Meet Thomas Sutton, junior gameplay programmer at Rebellion (alumni insights)

Tom shares how he moved from being a senior analyst in banking to being a gameplay programmer. 

Posted by Mastered on Jul 28, 2023



Thomas Sutton


Tell us about yourself.

I'm Tom. Before joining the bootcamp, I was working as a senior analyst in banking, a role I had gone into straight after my undergraduate degree, and wasn't really enjoying or finding any satisfaction in my work. Since finishing the bootcamp and interviewing for about 4 months, I've gotten a job at Rebellion in their Warwick office as a Junior Gameplay Programmer working on a number of really exciting projects.


Why did you decide to join the bootcamp?

I had applied for a few jobs in the industry but wasn't having much luck getting interviews. My friend who works as a social media manager for a games job board saw the opportunity pop up and sent it my way, I thought it would only help my chances and give me something to do while looking.


What did you like the most about your bootcamp experience?

The ability to get so much 1-2-1 support from industry veterans. Joining the bootcamp made me realise how little I actually knew about programming in the games industry. My mentor William supported me so much, providing invaluable advice on a weekly basis to really push and get the most out of me. Most importantly though, he believed in me and made me realise my dream was achievable.


 "Understand that getting a job in games isn't easy, but you're not alone. Reach out to the people around you both personally and professionally, and don't hesitate to lean on them for support."


Tell us about your job search process. 

The games industry is incredibly competitive, and this is something you really need to have in mind when searching. You can apply for 50 companies and only get responses from 2. The key is persistence. Ask for feedback at every opportunity, and always keep improving your applications. There were some points where my motivation was very low, but I think understanding that it's normal and ok to feel that way is important. The main thing that kept me motivated was working on something, even if it wasn't going to be finished, having something to do helped me remember that I really have a passion for game development, and the enjoyment in what I do kept me going.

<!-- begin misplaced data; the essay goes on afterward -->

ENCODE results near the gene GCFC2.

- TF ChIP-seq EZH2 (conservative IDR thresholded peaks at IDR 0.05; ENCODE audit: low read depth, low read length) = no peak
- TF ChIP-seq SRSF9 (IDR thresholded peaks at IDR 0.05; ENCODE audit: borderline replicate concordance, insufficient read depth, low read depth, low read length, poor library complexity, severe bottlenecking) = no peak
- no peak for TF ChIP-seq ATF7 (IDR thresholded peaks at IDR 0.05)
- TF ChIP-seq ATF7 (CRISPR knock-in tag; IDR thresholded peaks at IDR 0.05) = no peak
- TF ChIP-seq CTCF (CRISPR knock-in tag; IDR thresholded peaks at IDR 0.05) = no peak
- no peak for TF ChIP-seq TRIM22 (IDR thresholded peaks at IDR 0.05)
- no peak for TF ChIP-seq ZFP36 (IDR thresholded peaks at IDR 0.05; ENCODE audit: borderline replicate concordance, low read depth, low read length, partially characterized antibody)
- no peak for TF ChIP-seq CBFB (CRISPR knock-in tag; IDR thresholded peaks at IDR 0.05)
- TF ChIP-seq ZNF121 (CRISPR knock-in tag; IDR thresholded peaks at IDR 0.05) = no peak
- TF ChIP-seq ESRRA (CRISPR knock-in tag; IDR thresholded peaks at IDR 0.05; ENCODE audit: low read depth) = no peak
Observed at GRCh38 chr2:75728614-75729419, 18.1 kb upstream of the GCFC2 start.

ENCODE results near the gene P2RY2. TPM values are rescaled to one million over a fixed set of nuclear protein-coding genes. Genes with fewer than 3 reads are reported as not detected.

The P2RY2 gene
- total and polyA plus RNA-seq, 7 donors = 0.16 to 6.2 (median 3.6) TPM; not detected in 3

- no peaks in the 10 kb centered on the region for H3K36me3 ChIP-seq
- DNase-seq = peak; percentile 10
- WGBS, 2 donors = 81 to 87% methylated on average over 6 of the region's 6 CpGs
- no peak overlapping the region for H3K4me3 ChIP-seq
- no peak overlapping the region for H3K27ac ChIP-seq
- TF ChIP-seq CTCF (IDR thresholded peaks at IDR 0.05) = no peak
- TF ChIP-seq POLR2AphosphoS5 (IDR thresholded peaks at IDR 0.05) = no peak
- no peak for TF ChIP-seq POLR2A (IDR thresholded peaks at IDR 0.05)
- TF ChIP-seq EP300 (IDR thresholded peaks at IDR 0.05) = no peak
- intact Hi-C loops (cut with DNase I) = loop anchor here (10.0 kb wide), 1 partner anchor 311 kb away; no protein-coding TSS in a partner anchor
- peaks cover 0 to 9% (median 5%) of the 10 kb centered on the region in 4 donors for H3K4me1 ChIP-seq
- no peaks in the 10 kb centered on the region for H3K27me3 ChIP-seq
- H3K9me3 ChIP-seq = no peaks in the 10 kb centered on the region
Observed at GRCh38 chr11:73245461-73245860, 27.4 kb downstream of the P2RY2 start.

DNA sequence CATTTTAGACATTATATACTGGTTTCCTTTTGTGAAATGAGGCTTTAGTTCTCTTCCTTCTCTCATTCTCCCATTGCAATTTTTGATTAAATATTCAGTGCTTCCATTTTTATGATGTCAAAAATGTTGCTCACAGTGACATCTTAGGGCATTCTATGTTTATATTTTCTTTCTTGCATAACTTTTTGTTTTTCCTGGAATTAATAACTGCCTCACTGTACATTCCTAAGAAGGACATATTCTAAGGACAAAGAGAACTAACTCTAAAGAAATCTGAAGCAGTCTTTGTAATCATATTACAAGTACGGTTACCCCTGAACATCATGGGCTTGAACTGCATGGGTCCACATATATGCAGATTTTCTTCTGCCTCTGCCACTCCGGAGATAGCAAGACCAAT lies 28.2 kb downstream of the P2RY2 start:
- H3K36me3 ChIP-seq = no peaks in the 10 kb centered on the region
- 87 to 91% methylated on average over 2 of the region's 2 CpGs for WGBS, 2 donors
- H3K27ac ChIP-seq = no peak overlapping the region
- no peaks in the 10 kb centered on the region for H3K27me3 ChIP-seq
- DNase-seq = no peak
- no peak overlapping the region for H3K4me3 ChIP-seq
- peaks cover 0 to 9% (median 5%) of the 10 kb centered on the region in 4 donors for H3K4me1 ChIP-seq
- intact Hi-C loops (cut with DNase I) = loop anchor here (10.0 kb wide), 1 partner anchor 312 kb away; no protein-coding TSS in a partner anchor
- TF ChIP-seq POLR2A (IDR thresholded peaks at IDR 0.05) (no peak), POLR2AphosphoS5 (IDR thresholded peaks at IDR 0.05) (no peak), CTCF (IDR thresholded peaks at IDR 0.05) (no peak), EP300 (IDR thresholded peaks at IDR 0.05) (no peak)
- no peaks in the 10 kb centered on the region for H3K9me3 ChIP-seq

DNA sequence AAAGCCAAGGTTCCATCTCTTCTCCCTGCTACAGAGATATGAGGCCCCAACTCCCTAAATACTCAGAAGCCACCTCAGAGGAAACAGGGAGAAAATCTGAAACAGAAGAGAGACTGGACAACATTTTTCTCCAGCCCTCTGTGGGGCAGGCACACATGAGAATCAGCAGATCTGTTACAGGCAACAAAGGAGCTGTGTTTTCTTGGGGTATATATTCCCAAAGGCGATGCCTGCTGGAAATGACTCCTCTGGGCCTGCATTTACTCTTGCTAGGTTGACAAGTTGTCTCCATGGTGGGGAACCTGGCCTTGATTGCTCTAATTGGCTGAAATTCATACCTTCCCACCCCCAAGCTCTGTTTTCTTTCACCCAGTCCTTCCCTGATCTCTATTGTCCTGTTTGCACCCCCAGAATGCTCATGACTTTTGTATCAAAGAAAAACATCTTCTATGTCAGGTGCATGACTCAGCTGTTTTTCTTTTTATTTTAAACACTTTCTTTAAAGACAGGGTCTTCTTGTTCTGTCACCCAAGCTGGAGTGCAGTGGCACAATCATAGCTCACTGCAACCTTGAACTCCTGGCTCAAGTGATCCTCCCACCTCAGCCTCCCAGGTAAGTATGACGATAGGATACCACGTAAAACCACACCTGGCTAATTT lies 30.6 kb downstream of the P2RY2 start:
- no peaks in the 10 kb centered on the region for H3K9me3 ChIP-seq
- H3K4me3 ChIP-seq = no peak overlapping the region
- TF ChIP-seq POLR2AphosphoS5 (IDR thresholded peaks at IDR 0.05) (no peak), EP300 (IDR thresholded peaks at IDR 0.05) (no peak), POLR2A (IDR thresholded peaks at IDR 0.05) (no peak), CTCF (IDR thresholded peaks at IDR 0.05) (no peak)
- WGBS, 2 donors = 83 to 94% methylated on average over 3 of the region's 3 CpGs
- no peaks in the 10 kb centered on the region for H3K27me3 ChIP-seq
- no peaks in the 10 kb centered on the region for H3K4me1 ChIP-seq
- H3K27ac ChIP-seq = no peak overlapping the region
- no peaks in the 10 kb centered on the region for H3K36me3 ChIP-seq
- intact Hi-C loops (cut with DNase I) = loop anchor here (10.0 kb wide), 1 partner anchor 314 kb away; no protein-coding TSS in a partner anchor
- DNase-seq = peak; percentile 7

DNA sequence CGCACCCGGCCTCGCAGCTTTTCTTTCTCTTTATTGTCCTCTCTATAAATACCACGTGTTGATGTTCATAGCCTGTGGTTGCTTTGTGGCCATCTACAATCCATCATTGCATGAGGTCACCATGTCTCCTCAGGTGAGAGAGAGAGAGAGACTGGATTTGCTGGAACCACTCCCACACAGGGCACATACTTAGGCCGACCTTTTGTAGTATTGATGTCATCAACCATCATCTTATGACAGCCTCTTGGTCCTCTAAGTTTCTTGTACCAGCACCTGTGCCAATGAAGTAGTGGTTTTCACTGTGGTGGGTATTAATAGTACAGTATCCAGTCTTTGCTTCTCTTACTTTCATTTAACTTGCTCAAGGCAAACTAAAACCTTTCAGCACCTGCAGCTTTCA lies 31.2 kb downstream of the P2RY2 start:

What’s your advice on building a portfolio that got you noticed by recruiters?

The biggest piece of advice I can give is not to over-scope your projects. While it can be tempting to make your 'dream game', it's better for a portfolio (which is supposed to show off your skills!) to be a series of short, polished verticle slices. They don't have to be long or complicated, but you want to showcase something in each. A specific programming technique, maybe something in a different engine, or even showing the process of implementing a mechanic of an existing game. Keep to a format for each project, making sure to include plenty of screenshots and a video playthrough of each so recruiters don't have to download your project. I really like doing a 'deep dive' on a few snippets of code too, taking a few functions and explaining your thought process.


Gameplay of Tokusatsu Panic, a game developed by Tom


How important were networking and community building?

Absolutely essential. I did a lot of work networking inside and outside of Mastered. The course provides a great opportunity for collaboration and realising that it's not just you going through this journey! Look into local game developer meetups in your area and attend them. The game development community is incredibly friendly, and industry professionals are always happy to give advice.


What helped you most during the interview process? 

Reaching out to interviewers before the interview. Interviewers aren't trying to catch you out, and they genuinely want you to succeed. Connecting with your interviewers on something like LinkedIn before the interview to ask any questions you might have about the process or company is incredibly helpful. Do your research, and you'll be putting yourself in the best possible position to get the job.


What are your tips for creators looking to become a games programmer? 

Understand that getting a job in games isn't easy, but you're not alone. Reach out to the people around you both personally and professionally, and don't hesitate to lean on them for support. If you work hard and stay persistent, you can achieve your dreams.


Connect with Tom on Twitter at @Woeger_ and on Discord at woeger.


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